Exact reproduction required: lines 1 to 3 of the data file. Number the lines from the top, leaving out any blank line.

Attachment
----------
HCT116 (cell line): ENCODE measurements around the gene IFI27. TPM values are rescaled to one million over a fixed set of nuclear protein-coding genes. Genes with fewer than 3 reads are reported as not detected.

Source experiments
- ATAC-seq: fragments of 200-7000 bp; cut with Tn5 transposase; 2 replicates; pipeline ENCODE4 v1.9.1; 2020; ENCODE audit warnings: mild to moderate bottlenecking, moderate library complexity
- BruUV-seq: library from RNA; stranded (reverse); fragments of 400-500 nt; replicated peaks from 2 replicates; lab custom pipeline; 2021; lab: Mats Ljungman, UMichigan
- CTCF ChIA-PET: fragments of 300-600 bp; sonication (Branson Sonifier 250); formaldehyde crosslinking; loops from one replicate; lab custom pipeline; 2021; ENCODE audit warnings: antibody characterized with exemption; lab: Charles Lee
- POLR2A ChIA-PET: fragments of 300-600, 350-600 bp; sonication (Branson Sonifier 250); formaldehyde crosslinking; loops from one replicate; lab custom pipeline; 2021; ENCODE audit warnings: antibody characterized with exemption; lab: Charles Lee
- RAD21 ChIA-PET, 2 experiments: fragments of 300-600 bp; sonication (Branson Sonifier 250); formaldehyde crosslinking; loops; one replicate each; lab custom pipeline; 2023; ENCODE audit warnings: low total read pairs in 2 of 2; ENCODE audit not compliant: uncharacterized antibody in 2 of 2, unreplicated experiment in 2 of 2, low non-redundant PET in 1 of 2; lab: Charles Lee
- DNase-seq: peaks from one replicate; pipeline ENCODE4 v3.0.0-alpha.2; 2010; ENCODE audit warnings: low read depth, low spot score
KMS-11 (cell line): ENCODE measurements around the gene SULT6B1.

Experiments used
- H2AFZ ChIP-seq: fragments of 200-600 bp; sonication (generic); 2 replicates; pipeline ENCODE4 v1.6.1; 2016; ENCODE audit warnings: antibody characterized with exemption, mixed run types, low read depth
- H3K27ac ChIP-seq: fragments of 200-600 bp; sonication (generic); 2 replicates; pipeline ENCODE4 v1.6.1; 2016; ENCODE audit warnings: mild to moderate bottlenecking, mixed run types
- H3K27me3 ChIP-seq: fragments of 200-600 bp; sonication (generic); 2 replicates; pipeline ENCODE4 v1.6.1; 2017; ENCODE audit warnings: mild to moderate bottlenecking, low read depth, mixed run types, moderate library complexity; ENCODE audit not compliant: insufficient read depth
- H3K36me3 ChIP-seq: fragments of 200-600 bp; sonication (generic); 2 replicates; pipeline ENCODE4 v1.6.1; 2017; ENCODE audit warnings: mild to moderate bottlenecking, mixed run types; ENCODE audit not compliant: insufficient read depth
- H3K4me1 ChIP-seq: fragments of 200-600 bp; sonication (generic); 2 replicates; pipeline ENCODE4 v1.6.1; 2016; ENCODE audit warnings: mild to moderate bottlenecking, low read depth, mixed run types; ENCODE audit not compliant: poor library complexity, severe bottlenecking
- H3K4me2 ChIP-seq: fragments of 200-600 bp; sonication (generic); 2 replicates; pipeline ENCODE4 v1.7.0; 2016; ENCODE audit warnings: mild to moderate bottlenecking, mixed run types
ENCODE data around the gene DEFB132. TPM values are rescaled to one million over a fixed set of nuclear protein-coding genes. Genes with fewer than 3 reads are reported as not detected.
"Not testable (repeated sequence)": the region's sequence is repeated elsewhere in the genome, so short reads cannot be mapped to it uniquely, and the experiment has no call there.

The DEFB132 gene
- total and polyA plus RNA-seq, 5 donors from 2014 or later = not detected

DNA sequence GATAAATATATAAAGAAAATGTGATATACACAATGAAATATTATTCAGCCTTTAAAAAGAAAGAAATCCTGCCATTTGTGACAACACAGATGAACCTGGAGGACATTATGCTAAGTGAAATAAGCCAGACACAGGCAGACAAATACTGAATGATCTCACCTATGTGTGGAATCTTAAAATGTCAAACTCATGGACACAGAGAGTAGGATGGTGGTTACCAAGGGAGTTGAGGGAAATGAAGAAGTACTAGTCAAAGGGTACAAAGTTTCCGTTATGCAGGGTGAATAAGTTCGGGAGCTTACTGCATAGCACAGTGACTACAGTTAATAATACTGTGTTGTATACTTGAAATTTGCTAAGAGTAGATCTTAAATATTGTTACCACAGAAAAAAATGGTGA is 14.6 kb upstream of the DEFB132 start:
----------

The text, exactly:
HCT116 (cell line): ENCODE measurements around the gene IFI27. TPM values are rescaled to one million over a fixed set of nuclear protein-coding genes. Genes with fewer than 3 reads are reported as not detected.

Source experiments
- ATAC-seq: fragments of 200-7000 bp; cut with Tn5 transposase; 2 replicates; pipeline ENCODE4 v1.9.1; 2020; ENCODE audit warnings: mild to moderate bottlenecking, moderate library complexity